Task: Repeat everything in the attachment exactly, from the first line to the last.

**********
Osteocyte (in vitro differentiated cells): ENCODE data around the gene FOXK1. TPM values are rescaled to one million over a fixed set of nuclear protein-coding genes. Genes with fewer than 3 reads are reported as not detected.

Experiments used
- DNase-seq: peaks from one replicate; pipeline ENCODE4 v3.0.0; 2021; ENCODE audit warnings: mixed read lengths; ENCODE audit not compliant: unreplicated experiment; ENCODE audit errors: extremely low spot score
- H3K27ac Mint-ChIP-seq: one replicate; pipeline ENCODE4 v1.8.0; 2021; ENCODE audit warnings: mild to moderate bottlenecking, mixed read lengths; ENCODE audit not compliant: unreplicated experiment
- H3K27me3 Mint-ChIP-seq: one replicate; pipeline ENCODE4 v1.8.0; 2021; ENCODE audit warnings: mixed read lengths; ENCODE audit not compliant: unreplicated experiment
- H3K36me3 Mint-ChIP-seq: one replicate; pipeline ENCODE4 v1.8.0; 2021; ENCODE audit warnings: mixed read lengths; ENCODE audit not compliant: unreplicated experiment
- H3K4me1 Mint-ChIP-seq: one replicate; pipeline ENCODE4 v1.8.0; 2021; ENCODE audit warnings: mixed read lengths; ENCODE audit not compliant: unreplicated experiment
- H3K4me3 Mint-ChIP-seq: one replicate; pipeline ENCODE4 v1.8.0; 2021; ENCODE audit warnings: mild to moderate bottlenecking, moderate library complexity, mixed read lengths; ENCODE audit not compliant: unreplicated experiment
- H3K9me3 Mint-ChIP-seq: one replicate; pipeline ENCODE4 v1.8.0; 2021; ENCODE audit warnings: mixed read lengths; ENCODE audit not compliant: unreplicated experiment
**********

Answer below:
Osteocyte (in vitro differentiated cells): ENCODE data around the gene FOXK1. TPM values are rescaled to one million over a fixed set of nuclear protein-coding genes. Genes with fewer than 3 reads are reported as not detected.

Experiments used
- DNase-seq: peaks from one replicate; pipeline ENCODE4 v3.0.0; 2021; ENCODE audit warnings: mixed read lengths; ENCODE audit not compliant: unreplicated experiment; ENCODE audit errors: extremely low spot score
- H3K27ac Mint-ChIP-seq: one replicate; pipeline ENCODE4 v1.8.0; 2021; ENCODE audit warnings: mild to moderate bottlenecking, mixed read lengths; ENCODE audit not compliant: unreplicated experiment
- H3K27me3 Mint-ChIP-seq: one replicate; pipeline ENCODE4 v1.8.0; 2021; ENCODE audit warnings: mixed read lengths; ENCODE audit not compliant: unreplicated experiment
- H3K36me3 Mint-ChIP-seq: one replicate; pipeline ENCODE4 v1.8.0; 2021; ENCODE audit warnings: mixed read lengths; ENCODE audit not compliant: unreplicated experiment
- H3K4me1 Mint-ChIP-seq: one replicate; pipeline ENCODE4 v1.8.0; 2021; ENCODE audit warnings: mixed read lengths; ENCODE audit not compliant: unreplicated experiment
- H3K4me3 Mint-ChIP-seq: one replicate; pipeline ENCODE4 v1.8.0; 2021; ENCODE audit warnings: mild to moderate bottlenecking, moderate library complexity, mixed read lengths; ENCODE audit not compliant: unreplicated experiment
- H3K9me3 Mint-ChIP-seq: one replicate; pipeline ENCODE4 v1.8.0; 2021; ENCODE audit warnings: mixed read lengths; ENCODE audit not compliant: unreplicated experiment